Tim Bajarin

Tim Bajarin is the President of Creative Strategies, Inc. He is recognized as one of the leading industry consultants, analysts and futurists covering the field of personal computers and consumer technology. Mr. Bajarin has been with Creative Strategies since 1981 and has served as a consultant to most of the leading hardware and software vendors in the industry including IBM, Apple, Xerox, Compaq, Dell, AT&T, Microsoft, Polaroid, Lotus, Epson, Toshiba and numerous others.
  • Anonymous

    “There is no question that the iPad will pretty much represent the higher end or “most” desired tablet, but for many, $599 is still too steep a price for them to buy into a product category that they want to participate in.”

    Typo? That should be $499 for the entry level iPad.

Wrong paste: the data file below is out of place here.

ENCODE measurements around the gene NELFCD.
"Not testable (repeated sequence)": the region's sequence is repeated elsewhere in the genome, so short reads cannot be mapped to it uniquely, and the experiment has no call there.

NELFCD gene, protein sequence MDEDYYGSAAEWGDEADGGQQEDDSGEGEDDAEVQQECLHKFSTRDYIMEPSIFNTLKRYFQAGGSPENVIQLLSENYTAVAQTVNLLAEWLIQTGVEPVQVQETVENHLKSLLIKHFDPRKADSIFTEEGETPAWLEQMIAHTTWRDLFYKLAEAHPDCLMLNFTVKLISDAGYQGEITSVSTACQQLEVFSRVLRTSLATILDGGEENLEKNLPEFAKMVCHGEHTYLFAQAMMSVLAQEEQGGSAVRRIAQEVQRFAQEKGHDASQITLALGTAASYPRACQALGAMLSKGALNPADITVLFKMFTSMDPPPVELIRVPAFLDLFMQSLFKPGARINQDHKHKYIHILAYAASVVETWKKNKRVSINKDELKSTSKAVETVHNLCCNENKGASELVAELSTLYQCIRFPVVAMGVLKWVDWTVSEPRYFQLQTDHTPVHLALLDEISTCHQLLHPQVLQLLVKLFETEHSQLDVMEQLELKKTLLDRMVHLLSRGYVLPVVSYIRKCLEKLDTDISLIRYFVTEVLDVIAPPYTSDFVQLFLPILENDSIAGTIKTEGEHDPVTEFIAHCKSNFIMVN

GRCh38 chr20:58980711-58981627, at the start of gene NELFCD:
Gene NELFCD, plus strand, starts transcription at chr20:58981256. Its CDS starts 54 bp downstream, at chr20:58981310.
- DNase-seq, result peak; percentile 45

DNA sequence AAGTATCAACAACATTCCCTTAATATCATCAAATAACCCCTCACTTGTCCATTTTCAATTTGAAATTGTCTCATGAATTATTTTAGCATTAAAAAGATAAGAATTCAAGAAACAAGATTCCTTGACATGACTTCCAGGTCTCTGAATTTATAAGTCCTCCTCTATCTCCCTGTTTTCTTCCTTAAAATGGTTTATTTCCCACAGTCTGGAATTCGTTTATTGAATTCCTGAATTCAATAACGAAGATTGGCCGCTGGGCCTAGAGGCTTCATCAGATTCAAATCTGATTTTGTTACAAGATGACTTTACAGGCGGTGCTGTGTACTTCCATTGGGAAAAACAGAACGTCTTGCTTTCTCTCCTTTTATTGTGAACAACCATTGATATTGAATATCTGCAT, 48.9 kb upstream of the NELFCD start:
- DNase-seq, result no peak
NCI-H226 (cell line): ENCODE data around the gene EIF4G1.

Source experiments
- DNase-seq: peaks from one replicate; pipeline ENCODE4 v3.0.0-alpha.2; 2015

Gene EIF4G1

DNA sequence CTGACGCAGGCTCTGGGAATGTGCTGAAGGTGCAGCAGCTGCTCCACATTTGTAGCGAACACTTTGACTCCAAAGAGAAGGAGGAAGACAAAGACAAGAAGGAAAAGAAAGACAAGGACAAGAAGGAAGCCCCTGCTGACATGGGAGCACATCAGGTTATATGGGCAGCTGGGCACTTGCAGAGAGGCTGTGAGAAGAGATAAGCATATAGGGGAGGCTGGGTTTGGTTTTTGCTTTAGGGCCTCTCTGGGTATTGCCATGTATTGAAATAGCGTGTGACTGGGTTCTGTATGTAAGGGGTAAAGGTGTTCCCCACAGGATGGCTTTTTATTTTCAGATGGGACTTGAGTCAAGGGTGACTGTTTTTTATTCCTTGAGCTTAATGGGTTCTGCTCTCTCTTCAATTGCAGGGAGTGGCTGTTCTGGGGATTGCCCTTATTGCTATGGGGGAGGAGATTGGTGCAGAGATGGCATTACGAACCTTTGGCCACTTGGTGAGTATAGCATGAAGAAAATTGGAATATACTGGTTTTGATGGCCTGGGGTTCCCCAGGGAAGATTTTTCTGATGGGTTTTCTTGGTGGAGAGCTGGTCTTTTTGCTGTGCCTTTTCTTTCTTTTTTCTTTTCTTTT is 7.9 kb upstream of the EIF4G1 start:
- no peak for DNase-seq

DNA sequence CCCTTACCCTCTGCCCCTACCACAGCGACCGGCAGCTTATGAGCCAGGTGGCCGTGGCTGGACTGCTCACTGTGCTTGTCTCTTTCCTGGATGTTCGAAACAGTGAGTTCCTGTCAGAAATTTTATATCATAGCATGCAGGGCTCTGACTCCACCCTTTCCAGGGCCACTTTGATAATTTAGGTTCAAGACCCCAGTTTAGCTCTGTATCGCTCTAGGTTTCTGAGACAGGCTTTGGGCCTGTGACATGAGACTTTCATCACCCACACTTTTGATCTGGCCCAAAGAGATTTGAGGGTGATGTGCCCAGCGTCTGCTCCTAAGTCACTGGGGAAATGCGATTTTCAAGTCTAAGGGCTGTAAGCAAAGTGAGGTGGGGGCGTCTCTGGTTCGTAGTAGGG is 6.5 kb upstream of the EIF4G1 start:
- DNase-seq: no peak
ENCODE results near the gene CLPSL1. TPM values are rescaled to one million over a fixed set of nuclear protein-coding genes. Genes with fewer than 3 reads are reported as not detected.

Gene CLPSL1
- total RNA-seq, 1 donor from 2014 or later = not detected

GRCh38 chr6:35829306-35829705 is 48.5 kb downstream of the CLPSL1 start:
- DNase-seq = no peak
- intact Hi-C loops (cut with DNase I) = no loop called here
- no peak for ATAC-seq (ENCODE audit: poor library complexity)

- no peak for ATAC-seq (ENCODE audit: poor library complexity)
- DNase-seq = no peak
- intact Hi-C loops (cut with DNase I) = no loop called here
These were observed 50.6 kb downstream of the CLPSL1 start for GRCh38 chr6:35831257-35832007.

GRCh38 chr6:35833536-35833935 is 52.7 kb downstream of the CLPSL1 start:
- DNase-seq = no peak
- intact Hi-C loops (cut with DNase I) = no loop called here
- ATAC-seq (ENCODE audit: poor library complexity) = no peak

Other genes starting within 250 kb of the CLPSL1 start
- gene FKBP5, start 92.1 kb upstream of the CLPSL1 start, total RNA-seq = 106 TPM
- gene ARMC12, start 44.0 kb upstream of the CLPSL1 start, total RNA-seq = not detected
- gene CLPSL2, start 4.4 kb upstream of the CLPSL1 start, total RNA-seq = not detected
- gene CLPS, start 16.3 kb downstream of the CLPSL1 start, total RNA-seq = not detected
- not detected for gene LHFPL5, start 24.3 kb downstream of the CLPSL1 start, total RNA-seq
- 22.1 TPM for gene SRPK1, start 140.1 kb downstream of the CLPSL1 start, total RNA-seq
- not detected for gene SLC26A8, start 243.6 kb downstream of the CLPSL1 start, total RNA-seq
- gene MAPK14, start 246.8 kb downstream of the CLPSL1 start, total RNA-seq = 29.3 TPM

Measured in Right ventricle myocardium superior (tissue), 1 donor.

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  • Walt French

    “In fact, if done right, [Windows slates] alone could reshape the traditional PC market in the near term.”

    I guess. Big “if,” that one, but at least Microsoft is up to its third iteration on tablets, their fabled 3.1 success spot. Still, their moribund Windows Phones marketing seems calculated not to try to compete with consumers’ preferred devices, leaving the BYO issue as a sticking point. My impression is that BYO, together with Apple’s efforts (finally!) into the Enterprise, is a disruptor already underway, one that will put pressure on Microsoft.

    Regards the 7″ tablets, the Nook may ALREADY have been a pyrrhic success— many initial buyers may have bought them as bn.com POS terminals, but many others want them simply as a subsidized Android computer, meaning the up-front subsidy will result in near-zero media sales. B&N does not have the deep pockets to subsidize the effort forever.